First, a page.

This blog post was co-authored with Dr. Mary Rose Pambid, Clinical Research Manager at Phoenix Molecular Designs

Triple Negative Breast Cancer (TNBC) occurs when the most common cell receptor types for fueling breast cancer growth are absent from tumors. This absence results in the inability to treat this type of breast cancer with common means, such as hormone therapy and various drugs. One treatment option you may be familiar with is immunotherapy, which stimulates the immune system with proteins and other elements to combat the spread of cancer cells. 

Immunotherapy is a treatment that has recently been approved for breast cancer. However, breast cancer is an umbrella term, carrying with it the weight of various subcategories of cancer cells. What’s more, therapies for one type of cancer are not always effective at treating other types. 

Recently, the pharmaceutical research company Merck and Co., Inc. announced a speed bump in its TNBC treatment clinical trials. Merck and Co.’s landmark immunotherapy drug Keytruda failed to reach an established endpoint in treating patients for metastatic TNBC. The hope was that Keytruda would prove itself a viable treatment option for the aggressive cancer. Unfortunately, this was not the case, and the study has shifted its focus to combined Keytruda and chemotherapy treatment of earlier-stage breast cancer.

Part of this disappointment stems from Keytruda’s prior success in treating metastatic melanoma, an aggressive variant of skin cancer. Studies from 2018 demonstrated the influence Keytruda has over the most advanced stages of melanoma. Of particular note was the overall survival rate of 32.7 months for patients, which doubled that of competitor drug Yervoy. The thought was: if the immunotherapeutic drug can treat an aggressive skin cancer, could it work on an equally-aggressive breast cancer?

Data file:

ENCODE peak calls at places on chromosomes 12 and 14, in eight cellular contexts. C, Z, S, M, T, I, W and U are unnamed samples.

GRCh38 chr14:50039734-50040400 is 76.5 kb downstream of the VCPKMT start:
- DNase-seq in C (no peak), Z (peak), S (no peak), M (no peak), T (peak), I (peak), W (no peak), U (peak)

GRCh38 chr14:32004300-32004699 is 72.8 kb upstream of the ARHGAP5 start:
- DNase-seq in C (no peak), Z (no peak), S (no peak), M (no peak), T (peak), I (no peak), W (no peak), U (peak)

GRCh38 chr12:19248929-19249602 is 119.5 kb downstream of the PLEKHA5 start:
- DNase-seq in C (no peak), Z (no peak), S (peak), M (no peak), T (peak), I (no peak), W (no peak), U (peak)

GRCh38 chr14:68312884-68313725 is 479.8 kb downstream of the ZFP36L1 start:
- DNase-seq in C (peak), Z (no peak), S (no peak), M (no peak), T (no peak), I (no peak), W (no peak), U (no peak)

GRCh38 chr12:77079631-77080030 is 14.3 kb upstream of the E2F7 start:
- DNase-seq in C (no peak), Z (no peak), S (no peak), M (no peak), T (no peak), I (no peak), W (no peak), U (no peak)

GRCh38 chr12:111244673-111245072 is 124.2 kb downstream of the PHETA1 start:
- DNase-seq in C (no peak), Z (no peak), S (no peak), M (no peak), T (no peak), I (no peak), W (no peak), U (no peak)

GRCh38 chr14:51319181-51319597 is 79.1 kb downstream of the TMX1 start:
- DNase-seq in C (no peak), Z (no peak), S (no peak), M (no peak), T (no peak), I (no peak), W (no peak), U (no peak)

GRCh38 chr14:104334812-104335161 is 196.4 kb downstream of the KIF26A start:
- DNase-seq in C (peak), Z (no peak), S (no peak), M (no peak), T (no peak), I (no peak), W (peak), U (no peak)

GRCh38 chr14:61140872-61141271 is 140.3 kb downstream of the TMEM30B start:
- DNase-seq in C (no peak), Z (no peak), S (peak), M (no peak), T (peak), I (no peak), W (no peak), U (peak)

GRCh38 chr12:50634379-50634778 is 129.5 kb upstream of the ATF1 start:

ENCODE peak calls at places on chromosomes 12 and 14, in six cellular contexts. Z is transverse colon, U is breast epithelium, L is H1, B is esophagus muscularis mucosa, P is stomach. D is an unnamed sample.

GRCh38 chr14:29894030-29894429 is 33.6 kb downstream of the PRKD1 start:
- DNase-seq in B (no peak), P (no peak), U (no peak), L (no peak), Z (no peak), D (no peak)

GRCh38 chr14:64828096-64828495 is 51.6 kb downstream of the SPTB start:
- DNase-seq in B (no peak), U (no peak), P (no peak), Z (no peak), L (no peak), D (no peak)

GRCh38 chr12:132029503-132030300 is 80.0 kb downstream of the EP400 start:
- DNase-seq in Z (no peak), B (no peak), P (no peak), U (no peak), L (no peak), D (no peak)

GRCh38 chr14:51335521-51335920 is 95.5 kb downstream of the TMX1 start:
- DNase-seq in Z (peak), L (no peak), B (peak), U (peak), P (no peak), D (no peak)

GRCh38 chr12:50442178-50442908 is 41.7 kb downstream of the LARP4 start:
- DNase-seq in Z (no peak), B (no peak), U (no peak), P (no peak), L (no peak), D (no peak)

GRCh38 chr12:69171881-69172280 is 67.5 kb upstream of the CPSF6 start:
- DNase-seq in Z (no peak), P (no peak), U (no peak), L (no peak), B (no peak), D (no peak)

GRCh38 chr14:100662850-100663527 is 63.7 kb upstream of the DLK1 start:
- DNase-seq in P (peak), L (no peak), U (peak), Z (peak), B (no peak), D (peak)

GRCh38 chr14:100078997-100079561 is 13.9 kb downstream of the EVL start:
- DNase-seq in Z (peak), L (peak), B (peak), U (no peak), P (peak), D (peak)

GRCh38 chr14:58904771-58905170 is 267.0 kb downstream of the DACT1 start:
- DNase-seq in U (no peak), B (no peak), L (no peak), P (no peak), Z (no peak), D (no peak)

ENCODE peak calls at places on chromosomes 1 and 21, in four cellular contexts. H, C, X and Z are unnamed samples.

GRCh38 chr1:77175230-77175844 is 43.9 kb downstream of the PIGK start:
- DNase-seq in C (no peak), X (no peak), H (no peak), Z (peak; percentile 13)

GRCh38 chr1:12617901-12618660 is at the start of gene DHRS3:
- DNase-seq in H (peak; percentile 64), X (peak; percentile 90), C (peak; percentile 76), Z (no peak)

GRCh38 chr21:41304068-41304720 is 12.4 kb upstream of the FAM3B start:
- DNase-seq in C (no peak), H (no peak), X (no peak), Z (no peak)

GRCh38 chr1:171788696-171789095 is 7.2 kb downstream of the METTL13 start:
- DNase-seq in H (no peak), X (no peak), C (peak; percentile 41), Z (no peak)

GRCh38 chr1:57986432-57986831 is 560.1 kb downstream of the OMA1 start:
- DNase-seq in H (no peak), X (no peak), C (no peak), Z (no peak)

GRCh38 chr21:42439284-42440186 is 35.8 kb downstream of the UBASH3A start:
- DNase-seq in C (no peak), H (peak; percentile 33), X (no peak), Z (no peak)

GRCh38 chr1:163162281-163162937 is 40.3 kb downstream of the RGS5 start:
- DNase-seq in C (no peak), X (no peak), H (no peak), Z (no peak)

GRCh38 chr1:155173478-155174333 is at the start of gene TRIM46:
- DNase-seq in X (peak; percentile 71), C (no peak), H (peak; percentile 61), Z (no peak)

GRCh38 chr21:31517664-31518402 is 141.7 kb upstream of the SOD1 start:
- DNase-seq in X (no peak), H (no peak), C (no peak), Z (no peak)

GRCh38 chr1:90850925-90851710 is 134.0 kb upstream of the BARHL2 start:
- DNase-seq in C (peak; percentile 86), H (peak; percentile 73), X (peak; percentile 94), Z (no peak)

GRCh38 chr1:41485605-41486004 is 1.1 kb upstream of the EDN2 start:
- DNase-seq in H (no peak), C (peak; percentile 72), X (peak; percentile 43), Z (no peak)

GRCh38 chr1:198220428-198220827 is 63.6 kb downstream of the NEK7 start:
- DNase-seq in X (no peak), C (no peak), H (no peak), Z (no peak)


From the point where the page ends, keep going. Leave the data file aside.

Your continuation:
Despite great efforts, the study proves that immunotherapy is not necessarily the best treatment for breast cancer in general. 

That’s not to say all hope is lost for those diagnosed with TNBC. Combinations of PD-L1 blocking supplemented with the chemotherapeutic drug paclitaxel have worked in a small subset of TNBC patients. While not a home run, this is certainly a sign of positive progress.

As research into breast cancer therapeutics continues, especially for a cancer as aggressive as TNBC, researchers and patients must keep a few things in mind:

  1. There is no end-all, be-all treatment option for cancers.
  2. Every cancer diagnosis is different.
  3. While plenty of progress has been made in breast cancer treatment, there are still miles to go before we sleep.

Cancer research as a whole is a field that continues to grow. As biotechnicians and researchers discover more methods of treating cancer, we still must be wary of new developments in cancer itself. Cancer is the sickness that never sleeps, so we won’t, either!